Quite the Table
"I try to schedule the intensives wherever I go". – Pauline Oliveros
The early morning of the first day of the New Music America festival finally arrived with an avalanche of details to attend to. The New Music Parade would begin in just a few hours, self-assembling near the corner of Montrose and Westheimer on its disheveled energetic journey southward towards the new MFAH sculpture garden where John Cage's Ryaonji would be performed. The festival hadn't even started and I was already an exhausted nervous wreck, though I tried to disguise it through sheer force of will.
The Four Seasons Hotel was where some of the participants were staying. Through the connections and influence of the Houston Festival, the sponsoring organization for New Music America, the Four Seasons Hotel was the official hotel of NMA '86, a lopsided sponsorship that provided little marketing benefit to them. The composers and musicians staying there did not resemble their usual clientele. That's where John was staying, so I drove by that morning to check on him. Given his combination as experimental music icon, the opening event composer, and being in relatively frail condition from age, I was concerned. Was he okay? He was.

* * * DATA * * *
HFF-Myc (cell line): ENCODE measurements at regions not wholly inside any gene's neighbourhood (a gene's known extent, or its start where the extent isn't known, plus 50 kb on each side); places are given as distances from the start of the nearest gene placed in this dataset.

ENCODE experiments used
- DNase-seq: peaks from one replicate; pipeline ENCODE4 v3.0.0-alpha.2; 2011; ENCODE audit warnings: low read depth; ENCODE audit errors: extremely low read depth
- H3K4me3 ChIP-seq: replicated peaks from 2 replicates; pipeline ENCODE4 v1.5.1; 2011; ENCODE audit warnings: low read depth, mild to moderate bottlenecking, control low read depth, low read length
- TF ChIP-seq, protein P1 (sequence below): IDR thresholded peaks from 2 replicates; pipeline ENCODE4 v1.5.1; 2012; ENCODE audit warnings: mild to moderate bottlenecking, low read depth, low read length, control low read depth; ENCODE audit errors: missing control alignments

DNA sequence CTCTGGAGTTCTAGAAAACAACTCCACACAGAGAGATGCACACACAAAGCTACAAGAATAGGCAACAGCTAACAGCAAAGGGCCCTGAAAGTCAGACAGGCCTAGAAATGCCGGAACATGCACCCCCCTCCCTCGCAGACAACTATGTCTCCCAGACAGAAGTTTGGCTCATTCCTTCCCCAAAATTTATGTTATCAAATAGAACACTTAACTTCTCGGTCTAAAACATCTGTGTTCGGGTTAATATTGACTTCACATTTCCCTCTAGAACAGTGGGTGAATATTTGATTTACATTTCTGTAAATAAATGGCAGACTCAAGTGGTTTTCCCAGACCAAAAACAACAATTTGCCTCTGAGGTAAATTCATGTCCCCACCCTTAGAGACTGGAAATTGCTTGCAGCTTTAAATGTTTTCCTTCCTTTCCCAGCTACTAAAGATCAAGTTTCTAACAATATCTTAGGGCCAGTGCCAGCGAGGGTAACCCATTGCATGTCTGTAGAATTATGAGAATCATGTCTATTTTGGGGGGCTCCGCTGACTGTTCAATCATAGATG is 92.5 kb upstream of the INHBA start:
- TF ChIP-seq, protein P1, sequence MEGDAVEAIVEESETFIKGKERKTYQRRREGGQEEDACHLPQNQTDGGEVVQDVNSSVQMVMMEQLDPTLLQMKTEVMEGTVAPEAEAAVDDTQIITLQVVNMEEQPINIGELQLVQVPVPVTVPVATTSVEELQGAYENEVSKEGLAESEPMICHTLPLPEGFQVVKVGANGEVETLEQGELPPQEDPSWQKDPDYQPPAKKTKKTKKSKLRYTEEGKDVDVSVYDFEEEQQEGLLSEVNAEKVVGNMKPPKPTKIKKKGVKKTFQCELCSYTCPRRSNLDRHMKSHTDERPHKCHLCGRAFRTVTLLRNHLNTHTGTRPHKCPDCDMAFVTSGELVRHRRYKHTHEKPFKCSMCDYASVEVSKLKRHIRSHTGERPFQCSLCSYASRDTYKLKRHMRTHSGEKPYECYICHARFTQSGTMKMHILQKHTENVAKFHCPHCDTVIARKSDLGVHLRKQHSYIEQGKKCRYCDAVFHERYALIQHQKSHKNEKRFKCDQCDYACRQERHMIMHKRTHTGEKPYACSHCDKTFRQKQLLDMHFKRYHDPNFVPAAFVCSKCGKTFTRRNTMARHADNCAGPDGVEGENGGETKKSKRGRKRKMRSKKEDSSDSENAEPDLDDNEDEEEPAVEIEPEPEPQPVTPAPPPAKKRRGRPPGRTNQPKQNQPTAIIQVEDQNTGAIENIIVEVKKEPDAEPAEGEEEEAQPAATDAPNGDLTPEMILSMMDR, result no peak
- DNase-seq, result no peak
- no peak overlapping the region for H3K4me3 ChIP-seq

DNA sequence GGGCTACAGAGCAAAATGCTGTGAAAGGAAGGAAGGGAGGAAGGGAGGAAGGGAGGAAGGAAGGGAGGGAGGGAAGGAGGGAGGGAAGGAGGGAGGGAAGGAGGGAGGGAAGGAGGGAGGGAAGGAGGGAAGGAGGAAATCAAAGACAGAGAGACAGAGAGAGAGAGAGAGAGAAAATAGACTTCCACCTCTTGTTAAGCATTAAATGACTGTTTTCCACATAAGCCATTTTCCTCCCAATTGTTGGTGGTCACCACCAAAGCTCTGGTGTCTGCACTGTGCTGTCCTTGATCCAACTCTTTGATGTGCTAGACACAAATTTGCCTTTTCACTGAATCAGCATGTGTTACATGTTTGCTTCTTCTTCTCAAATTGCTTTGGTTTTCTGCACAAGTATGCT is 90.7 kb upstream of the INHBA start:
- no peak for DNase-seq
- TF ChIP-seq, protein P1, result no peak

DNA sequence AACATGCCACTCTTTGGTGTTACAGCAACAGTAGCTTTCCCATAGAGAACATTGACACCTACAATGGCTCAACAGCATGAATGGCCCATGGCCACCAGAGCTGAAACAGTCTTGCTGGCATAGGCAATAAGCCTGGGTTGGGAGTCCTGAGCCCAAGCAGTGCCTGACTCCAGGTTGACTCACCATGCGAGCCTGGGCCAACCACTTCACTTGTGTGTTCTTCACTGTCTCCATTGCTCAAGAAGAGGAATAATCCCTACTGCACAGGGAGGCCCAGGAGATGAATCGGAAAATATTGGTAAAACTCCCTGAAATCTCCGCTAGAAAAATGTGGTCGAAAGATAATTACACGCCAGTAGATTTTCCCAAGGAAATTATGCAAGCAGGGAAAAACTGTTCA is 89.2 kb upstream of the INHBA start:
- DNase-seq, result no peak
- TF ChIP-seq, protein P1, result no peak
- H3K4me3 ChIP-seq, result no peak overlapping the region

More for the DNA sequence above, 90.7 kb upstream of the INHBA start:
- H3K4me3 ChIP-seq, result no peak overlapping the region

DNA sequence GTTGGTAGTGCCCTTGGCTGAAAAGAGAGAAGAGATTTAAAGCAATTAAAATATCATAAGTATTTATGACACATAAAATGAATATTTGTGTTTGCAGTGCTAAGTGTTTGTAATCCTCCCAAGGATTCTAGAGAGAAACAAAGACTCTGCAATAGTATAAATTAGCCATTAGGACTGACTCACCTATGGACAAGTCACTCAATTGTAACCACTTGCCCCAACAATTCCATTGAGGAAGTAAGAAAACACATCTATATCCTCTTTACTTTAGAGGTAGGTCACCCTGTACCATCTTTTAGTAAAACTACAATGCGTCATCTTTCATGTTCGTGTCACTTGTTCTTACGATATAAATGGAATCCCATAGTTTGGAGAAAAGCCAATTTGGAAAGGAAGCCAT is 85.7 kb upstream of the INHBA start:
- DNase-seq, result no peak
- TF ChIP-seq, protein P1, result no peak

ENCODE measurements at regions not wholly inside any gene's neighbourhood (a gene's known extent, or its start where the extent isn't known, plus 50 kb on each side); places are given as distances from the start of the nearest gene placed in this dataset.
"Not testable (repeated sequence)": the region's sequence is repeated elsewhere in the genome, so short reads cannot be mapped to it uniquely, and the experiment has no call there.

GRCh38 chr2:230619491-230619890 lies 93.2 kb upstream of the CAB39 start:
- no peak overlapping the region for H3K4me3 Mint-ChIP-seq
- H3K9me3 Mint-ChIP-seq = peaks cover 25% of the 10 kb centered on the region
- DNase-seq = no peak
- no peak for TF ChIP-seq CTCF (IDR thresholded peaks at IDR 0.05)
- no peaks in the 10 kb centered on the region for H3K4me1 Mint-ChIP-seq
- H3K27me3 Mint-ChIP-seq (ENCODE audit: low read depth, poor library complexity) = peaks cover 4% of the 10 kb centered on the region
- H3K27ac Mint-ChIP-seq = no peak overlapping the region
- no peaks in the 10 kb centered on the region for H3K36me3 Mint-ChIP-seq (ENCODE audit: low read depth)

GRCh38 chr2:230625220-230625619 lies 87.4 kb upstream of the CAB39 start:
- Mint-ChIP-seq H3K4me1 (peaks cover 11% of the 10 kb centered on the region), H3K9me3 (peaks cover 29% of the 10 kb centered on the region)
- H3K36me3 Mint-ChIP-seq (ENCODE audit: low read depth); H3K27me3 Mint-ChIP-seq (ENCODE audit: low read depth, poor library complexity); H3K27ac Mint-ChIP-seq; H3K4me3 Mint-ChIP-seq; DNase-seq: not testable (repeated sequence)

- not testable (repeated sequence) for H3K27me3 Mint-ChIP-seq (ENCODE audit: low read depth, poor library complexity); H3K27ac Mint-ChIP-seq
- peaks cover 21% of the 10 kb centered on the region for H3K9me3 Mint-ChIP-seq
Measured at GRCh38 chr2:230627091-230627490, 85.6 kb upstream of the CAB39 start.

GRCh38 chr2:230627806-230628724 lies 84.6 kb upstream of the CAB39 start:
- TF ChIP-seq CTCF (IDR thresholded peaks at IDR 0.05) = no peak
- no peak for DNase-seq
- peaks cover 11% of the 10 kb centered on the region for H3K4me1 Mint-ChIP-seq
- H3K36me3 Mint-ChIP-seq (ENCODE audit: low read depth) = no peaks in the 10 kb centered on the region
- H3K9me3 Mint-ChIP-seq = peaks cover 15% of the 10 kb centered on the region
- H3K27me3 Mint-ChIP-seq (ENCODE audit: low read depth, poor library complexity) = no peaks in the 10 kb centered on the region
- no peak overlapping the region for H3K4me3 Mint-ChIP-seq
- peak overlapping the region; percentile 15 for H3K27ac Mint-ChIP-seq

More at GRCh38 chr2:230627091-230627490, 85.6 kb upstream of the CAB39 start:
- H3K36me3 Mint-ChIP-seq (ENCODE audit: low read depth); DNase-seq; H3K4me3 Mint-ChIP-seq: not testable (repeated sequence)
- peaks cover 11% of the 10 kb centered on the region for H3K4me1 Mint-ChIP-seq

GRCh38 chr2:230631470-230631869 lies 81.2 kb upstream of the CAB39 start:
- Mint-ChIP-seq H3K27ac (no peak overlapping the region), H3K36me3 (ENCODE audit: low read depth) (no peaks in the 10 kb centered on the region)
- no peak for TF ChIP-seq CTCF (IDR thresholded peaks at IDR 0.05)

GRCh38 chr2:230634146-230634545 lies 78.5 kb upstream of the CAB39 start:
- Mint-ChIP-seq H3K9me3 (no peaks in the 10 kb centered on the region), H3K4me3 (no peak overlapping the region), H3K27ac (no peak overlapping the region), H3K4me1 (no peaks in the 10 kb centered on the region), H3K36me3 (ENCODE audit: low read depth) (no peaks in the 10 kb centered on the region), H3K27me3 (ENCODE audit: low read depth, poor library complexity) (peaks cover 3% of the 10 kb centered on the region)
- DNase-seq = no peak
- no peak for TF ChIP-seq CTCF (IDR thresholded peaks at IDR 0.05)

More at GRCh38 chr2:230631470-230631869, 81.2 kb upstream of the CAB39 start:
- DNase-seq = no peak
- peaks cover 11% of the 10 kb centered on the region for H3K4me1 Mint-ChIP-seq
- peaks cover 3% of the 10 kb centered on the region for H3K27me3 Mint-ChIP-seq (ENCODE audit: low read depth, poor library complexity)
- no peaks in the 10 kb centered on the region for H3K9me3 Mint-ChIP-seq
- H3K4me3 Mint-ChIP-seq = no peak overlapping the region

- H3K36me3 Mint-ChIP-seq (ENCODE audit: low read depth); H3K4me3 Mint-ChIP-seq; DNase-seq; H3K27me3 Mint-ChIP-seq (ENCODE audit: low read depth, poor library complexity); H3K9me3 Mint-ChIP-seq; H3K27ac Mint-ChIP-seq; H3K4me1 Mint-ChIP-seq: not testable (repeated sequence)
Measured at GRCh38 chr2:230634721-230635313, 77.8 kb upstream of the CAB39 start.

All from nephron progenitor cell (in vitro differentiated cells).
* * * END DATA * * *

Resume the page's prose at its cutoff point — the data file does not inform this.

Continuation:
I found him in the opulent dining room on the mezzanine level, dressed in his typical uniform of blue jean jacket, seated next to Ornette Coleman at a round white-clothed table garnished with fresh flowers. The two were chattering and giggling like kids. My approach interrupted their fun. The necessary pleasantries were exchanged. The two veterans assured me all was well with them. Moments later, Pauline Oliveros strolled up. I began introductions, when, self-consciously, I immediately checked myself. In my role as organizer of the festival and thus symbolic host, I momentarily wondered if everyone knew each other. Of course they did. Hugs all around with accompanying Chesire Cat-sized smiles. The chattering resumed, this time with Pauline as the new participant. I was invited to join the table, which I did. I sat, listening to the jovial camaraderie and shared art world war stories.
My brain snapped back to attention realizing my day ahead. As graciously as possible, I apologized, explaining my duties, sorely wanting instead to stay. Everyone understood. I reluctantly got up and made my exit. Glancing back at the old friends immersed in happy conversation, I thought to myself, "That's quite the table."
February 10, 2019